Tuesday, 5 May 2009


After a wonderful weekend. It started on Thursday evening with my first experience of a long-distance night bus journey. As I expected, I didn't sleep much, but on the whole it was pretty comfortable (which is more than can be said for the return - see below). Puno, the major Peruvian town on Lake Titicaca, is an uninspiring, dirty place with an unfinished look. However, it did give us a beautiful and silent sunrise over the lake.

Crossing the Bolivian border posed no problems, at least for the Europeans among us. Americans have to pay $135 just to get in (apparently Evo's revenge for what Bolivians have to pay to get into the US). The ticket collector on our bus offered us a sort of package, including a hotel, return to Cusco on Sunday, and boats to the Isla del Sol. Since this was what we wanted anyway, we accepted to avoid hassle for ourselves. There is always a degree of concern when going for this kind of deal, but in the end it worked out fine. I was however glad that the two Americans didn't accept his offer to get them across the border more cheaply (perfectly legally, of course!).

Copacabana is a very small, quiet Bolivian town in which, although touristy by Bolivian standards, gringos are a definite minority. The non-residents were mostly other Bolivians or South Americans - it has a local seaside resort feel (complete with pedalos). And the lake is so enormous it does feel like the sea.

The relief at escaping from touristy Cusco was offset by the fact that there was considerably more begging, more visible poverty here. The town has a stunning white Moorish cathedral, in whose courtyard the old and infirm sit and stretch out their hands. It was quite upsetting to see. Things were cheaper here too, including the food. I had trout from the lake twice, and it was equally delicious both times.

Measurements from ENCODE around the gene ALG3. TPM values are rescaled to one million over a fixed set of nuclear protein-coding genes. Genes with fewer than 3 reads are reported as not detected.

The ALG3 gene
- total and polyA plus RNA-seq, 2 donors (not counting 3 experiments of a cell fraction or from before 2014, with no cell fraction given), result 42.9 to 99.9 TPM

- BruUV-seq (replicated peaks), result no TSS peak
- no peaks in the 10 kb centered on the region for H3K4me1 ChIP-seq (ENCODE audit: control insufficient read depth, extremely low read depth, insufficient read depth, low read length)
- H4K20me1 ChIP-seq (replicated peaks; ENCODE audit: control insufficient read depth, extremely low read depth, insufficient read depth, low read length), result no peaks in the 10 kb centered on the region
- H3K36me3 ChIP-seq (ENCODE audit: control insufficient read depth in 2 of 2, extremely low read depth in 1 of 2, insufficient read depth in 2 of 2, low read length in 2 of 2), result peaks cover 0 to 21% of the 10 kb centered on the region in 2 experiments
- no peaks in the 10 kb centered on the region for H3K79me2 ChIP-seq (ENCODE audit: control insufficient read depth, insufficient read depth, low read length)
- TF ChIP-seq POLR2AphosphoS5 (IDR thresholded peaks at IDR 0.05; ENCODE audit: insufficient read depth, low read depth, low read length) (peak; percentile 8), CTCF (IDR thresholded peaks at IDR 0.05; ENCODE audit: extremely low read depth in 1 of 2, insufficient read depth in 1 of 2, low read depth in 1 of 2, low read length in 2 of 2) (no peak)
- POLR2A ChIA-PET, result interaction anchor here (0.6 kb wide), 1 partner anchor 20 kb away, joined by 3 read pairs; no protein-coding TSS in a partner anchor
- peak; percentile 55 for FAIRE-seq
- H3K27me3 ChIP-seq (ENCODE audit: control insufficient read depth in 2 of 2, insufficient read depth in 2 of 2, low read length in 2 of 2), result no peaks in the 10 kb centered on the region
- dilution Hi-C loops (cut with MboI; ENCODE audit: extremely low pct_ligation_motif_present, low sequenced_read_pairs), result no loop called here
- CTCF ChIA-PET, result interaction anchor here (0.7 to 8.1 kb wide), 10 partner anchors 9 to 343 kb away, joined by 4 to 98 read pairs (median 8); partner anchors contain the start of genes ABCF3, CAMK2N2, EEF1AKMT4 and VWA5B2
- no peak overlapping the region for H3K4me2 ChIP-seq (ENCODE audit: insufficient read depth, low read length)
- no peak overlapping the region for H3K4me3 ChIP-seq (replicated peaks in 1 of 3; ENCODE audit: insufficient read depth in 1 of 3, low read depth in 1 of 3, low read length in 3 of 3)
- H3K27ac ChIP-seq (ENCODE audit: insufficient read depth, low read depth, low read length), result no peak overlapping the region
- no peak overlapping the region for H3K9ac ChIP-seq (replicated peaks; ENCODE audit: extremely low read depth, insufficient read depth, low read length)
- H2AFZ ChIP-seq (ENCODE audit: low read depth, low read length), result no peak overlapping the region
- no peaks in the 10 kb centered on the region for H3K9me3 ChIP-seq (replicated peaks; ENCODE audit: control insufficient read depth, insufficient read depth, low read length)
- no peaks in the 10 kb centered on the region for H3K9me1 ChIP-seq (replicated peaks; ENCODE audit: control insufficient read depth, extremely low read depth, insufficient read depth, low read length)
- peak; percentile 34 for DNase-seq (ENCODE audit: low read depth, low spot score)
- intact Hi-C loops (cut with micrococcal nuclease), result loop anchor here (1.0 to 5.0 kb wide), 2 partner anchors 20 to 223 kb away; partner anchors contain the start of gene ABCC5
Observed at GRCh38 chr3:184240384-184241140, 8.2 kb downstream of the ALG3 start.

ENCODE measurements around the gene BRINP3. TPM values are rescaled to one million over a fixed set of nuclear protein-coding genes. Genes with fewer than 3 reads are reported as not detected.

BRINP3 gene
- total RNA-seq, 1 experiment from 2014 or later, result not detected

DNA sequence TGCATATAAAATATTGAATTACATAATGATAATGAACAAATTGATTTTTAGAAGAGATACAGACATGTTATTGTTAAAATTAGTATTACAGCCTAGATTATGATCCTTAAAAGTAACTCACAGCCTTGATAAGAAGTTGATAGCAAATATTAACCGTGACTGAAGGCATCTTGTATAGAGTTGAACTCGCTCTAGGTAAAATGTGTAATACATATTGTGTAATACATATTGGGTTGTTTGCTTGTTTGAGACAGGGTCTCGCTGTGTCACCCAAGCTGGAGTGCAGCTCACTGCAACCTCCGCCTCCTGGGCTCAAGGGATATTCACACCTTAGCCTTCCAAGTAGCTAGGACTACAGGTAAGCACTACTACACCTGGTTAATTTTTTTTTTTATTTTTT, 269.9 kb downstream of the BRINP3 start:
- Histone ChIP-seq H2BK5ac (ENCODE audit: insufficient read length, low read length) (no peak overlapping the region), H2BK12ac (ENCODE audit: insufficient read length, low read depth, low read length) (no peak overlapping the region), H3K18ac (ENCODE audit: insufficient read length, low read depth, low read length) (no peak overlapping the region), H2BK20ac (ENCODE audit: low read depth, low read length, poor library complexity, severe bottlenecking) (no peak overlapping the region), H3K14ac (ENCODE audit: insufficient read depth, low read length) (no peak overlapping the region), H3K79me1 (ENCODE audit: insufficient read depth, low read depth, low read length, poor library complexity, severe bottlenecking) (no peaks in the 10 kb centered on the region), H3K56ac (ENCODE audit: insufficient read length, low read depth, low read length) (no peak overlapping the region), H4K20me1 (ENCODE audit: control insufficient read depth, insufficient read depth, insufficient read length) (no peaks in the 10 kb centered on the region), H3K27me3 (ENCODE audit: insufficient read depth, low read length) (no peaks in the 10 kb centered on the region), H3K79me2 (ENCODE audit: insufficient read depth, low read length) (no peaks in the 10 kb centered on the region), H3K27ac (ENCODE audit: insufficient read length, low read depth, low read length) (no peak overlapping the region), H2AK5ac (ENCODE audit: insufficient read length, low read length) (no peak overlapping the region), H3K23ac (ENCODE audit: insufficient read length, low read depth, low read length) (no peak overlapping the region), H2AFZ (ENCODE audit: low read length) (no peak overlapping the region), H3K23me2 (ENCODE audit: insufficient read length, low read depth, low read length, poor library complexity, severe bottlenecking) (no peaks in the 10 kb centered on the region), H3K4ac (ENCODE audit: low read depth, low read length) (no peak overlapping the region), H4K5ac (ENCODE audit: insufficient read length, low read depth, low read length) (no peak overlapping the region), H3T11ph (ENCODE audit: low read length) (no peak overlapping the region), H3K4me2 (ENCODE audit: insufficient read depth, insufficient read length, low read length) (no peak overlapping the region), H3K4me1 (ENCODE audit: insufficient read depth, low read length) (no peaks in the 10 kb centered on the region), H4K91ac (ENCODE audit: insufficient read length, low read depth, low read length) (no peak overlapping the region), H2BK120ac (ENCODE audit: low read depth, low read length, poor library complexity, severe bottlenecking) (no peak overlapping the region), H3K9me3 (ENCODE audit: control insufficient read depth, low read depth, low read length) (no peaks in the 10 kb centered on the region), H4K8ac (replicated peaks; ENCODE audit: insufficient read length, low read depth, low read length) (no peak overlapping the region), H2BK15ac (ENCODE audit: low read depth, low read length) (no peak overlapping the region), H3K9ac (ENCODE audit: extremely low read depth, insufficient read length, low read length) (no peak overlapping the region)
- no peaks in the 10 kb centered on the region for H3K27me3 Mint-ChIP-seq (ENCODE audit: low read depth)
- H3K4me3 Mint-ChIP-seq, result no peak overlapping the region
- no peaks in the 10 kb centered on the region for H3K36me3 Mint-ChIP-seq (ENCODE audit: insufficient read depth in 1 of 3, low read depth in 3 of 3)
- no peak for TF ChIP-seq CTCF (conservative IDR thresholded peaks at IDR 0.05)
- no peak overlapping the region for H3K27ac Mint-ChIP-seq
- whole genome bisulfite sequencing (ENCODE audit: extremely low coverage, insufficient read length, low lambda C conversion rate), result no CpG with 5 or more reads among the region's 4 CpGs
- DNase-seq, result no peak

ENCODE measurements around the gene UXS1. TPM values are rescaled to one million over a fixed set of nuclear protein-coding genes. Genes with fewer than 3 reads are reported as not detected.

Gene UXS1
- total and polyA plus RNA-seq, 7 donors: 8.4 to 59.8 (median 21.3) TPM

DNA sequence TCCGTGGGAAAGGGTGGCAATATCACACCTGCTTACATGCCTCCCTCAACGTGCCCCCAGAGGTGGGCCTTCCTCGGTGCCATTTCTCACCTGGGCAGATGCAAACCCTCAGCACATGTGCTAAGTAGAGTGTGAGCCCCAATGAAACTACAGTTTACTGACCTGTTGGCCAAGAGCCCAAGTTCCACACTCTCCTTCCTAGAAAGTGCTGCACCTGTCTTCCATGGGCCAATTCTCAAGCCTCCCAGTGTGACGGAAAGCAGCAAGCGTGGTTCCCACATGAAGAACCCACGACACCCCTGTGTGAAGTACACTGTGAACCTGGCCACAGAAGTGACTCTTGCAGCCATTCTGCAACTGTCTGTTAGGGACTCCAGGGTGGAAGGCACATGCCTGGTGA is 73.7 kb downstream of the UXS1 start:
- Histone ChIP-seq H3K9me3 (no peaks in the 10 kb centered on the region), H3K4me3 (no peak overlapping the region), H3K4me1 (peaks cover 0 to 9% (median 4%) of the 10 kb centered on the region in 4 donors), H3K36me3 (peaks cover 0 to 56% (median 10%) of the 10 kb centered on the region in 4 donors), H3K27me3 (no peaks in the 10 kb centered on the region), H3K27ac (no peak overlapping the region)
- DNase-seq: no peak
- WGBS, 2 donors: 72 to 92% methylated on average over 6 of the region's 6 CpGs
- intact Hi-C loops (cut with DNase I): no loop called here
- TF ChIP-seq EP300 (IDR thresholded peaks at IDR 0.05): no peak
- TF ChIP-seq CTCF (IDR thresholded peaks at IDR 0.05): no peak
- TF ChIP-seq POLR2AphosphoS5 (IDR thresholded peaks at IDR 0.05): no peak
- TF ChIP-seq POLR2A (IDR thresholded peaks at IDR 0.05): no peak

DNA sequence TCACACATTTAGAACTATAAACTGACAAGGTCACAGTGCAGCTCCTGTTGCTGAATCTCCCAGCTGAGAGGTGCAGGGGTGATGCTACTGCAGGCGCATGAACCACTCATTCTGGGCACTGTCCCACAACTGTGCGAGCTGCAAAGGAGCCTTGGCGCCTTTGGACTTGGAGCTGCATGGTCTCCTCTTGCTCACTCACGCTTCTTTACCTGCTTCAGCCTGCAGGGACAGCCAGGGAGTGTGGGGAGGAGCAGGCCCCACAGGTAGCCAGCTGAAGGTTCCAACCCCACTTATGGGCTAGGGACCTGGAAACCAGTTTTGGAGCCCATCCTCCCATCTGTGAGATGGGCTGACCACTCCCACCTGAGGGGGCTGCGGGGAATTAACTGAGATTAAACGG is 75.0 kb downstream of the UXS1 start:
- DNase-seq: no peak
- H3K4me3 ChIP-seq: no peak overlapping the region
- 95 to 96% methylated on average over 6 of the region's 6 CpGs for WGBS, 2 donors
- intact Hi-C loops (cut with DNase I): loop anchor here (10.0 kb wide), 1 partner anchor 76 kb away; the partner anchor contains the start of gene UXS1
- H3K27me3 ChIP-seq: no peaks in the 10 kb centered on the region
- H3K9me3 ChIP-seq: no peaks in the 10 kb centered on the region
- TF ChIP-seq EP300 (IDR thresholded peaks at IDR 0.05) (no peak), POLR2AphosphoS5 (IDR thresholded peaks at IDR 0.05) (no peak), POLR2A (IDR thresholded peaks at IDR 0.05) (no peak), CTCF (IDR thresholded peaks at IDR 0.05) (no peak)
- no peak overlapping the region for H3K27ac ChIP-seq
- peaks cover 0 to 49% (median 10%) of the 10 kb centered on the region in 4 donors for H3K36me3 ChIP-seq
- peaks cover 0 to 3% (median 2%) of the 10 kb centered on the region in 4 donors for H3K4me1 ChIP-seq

On Saturday, we got a boat to the Isla del Sol. This is supposedly the birthplace of the Sun and the first Incas, and given the heat that day, it was easy to believe. The island itself looks incredibly similar to southern Italy or Greece - bleached rocks, shrubs, white sandy beaches. We got off at the north end, visited the Inca ruins, then walked three hours to catch the boat home in the south. The walk was very beautiful, though the fact that the path went right over the top of all the hills was a bit frustrating. No one feels very fit at 4000m.

That evening, there was the most enormous party in Copacabana. I think it was due to a combination of labour day, and the feast of a saint - in any case, it resulted in brass music, enormous glittering costumes and drunken dancing well into Sunday morning. I was very impressed by the Bolivian stamina. There was a slightly more poignant moment when a (drunk) old woman in traditional dress came up to me and said "No quiero tu dinero! (I don't want your money!)" An insight into resentment of the foreigners? Who knows. It was an interesting comment anyway.

As I mentioned above, the bus back to Cusco was not much fun. In fact, it was not very different from the ones we get in the Sacred Valley (except we spent 7 hours on it, not 1). Still, when you're paying about 6 pounds for the journey, I don't feel you have much right to complain. It was certainly an authentic Peruvian experience, too, summed up by the box of squawking chickens on the roof.

After all that adventure, it's back to the normality of teaching. Which is not that normal here, to be honest, but I will write more about it another time.

Ciao for now - my photos are at http://picasaweb.google.com/paulmerchant1
I'll put the Bolivia ones up soon.

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